Photo by Ernesto Pacheco
Bump & Hustle resident DJs Nappy DJ Needles and DJ MAKossa.
This weekend sees the four-year anniversary of the Bump & Hustle, the monthly all-vinyl party that has kept Blank Space bumping every third Saturday since 2012. Patrick Haggerty will perform his Lavender Country record, which holds the distinction as the first openly gay country album, with a slew of St. Louis musicians at Off Broadway on Friday, and the legendary Cheap Trick will perform at Hollywood Casino Amphitheatre Saturday with the similarly legendary Heart and Joan Jett & the Blackhearts. Check out our full picks for the weekend below:
FRIDAY, JULY 15
8 p.m., $10. Off Broadway, 3509 Lemp Ave., 314-773-3363.
By Christian Schaeffer
There are precious few bands who only release one album but see that record go on to live a life of its own. The original Modern Lovers and the Germs pulled this off, but in quieter corners of the music world, Lavender Country holds this distinction. Back in 1973, Patrick Haggerty sought to make the first gay country music record, and the band’s self-titled record mixed the hop-along tropes of country with Haggerty’s own experiences as a young gay man navigating his rural Washington upbringings through to the social upheaval that laid the foundation for today’s LGBTQIA+ movement. Lavender Country has been reissued a few times over the years, and for this tour Haggerty will revisit the album with help from St. Louis musicians like Jack Grelle, Melinda Cooper, Isaac Cherry and Chris Baricevic.
SATURDAY, JULY 16
The Bump & Hustle 4 Year Anniversary
w/ Skeme Richards, DJ MAKossa, Nappy DJ Needles
10 p.m., $5. Blank Space, 2847 Cherokee St., St. Louis.
By Mabel Suen
On the third Saturday of each month, Blank Space overflows with a varied crowd of enthusiastic attendees, ready to mingle and dance during its monthly the Bump & Hustle event. What's the draw, exactly? Piles and piles of vinyl. Resident DJs MAKossa and Needles have years of collective experience with mixing and matching tracks under their belts. This Saturday, the Bump & Hustle celebrates its four-year anniversary, melding funk, soul, boogie, disco, hip-hop, psych and more.
8 p.m., $10-$12. The Firebird, 2706 Olive St., St. Louis, 314-535-0353.
By Derek Schwartz
In both her music and her writing, White Lung vocalist Mish Way pushes back against standard views on gender roles and feminism. She has written extensively about her personal experience as a woman in a male-dominated music industry, and has repeatedly challenged media narratives that label White Lung as a "girl band." She doesn't shy away from confrontation, and doesn't hide her fears or vulnerabilities. On 2014's Deep Fantasy, her lyrics explore issues of gender politics, rape culture and drug use. Her vocals are wild and gritty, a menacing combination of poppy hooks and frantic screams. "Your name in my arm / Burn it fast or he'll take your charm," she yells over a spastic guitar riff on "Wrong Star." "I'll scream, I'll hurt for you / I'll break the glass, kill that girl, swallow two / You tell me."
Hot 104.1 Super Jam 2016
w/ Young Thug, Fetty Wap, 50 Cent, 2 Chainz, K. Michelle, Young Greatness, TK-N Cash
6 p.m., $20-$125. Scottrade Center, 1401 Clark Ave., St. Louis, 314-241-1888.
By Daniel Hill
Young Thug's unusual rap style has been compared to a “beautifully played but broken wind instrument,” which is as apt a description as one could ever hope to describe his schizophrenic but wholly unique approach. Credit Lil Wayne for that — at least in part. Weezy's similarly off-kilter and damaged flow has had a tremendous impact on Thugger, who has long cited the rapper as his biggest influence. But a series of unfortunate events — not the least of which being a high-profile falling out with his long-standing label, Cash Money Records — has seen Wayne denouncing his protege and former labelmate, even going so far as to tell an audience not to listen to him anymore in April of last year. All told, though, Young Thug might get the last laugh: Weezy hasn't seen the top of the charts in some time, whereas Thugger is constantly on the rise. Young Thug will be joined by several of hip-hops biggest names.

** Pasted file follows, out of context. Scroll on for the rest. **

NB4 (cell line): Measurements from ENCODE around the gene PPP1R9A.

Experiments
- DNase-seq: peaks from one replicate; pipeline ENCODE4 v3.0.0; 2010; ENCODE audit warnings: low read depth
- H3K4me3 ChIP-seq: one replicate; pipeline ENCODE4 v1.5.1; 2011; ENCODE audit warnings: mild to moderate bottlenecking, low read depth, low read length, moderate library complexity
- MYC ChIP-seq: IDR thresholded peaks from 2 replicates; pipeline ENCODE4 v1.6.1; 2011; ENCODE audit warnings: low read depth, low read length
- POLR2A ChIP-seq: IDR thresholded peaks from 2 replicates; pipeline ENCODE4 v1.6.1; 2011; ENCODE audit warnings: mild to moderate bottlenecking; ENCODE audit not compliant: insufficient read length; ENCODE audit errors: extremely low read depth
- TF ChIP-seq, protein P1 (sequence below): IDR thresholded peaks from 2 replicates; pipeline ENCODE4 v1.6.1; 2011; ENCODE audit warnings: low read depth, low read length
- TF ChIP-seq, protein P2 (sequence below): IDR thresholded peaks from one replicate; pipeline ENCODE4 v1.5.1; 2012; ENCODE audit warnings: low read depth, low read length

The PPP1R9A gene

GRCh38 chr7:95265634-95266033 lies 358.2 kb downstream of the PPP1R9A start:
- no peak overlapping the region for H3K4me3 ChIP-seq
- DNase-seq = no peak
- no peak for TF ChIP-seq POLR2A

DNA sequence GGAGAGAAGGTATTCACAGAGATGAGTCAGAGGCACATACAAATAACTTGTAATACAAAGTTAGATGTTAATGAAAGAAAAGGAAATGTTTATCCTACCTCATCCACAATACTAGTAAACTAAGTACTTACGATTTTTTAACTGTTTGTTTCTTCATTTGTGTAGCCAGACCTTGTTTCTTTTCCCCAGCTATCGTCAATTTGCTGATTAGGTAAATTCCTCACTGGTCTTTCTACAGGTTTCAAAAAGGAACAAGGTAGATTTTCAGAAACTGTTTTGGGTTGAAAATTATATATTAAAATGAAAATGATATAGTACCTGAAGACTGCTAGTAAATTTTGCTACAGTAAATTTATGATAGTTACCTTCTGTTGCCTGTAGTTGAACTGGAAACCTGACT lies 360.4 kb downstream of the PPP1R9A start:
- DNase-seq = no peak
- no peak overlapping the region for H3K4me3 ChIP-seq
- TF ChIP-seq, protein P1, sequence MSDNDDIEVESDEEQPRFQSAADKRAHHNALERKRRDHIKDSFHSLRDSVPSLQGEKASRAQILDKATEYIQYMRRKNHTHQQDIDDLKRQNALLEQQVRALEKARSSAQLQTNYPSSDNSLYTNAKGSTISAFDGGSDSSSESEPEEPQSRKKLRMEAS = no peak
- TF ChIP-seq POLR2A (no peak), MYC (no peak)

w/ Joan Jett & the Blackhearts, Heart
6 p.m., $19.95-$129.95. Hollywood Casino Amphitheatre, I-70 & Earth City Expwy., Maryland Heights, 314-298-9944.
By Roy Kasten
The Rock and Roll Hall of Fame has a lot to answer for – just ask Steve Miller, who finds the joint irredeemable – but so do rock fans, who gave Chicago 35 million more votes than Cheap Trick. But the world's greatest living power-pop band made it into the hall this year, and even ex-drummer Bun E. Carlos called a temporary truce with the band to light up the induction stage. When the band returns to St. Louis (as part of a triple bill with Joan Jett and Heart) it will be back-beated by guitarist Rick Nielsen's son and cutting its imperishable hits with new songs from the lean and loud Bang, Zoom, Crazy... Hello
, its best album in 35 years.
SUNDAY, JULY 17
w/ The Cactus Blossoms
8 p.m., $10-$12. Off Broadway, 3509 Lemp Ave., St. Louis, 314-773-3363.
By Roy Kasten
It's one thing to play classic country music; it's another thing to write songs worthy of the tradition. Jack Grelle is doing just that. Like his brothers and sisters in the punk-conscious, American roots music world of Big Muddy Records, Grelle isn't trying to duplicate his august influences, let alone trying to score a hit. He's looking for, and finding, his own voice within the classic country-folk that John Prine (whose Midwestern twang Grelle's own often recalls) perfected. And he's doing it with his own rough-hewn honky-tonk sensibility, sweetly rasped voice and winning wit.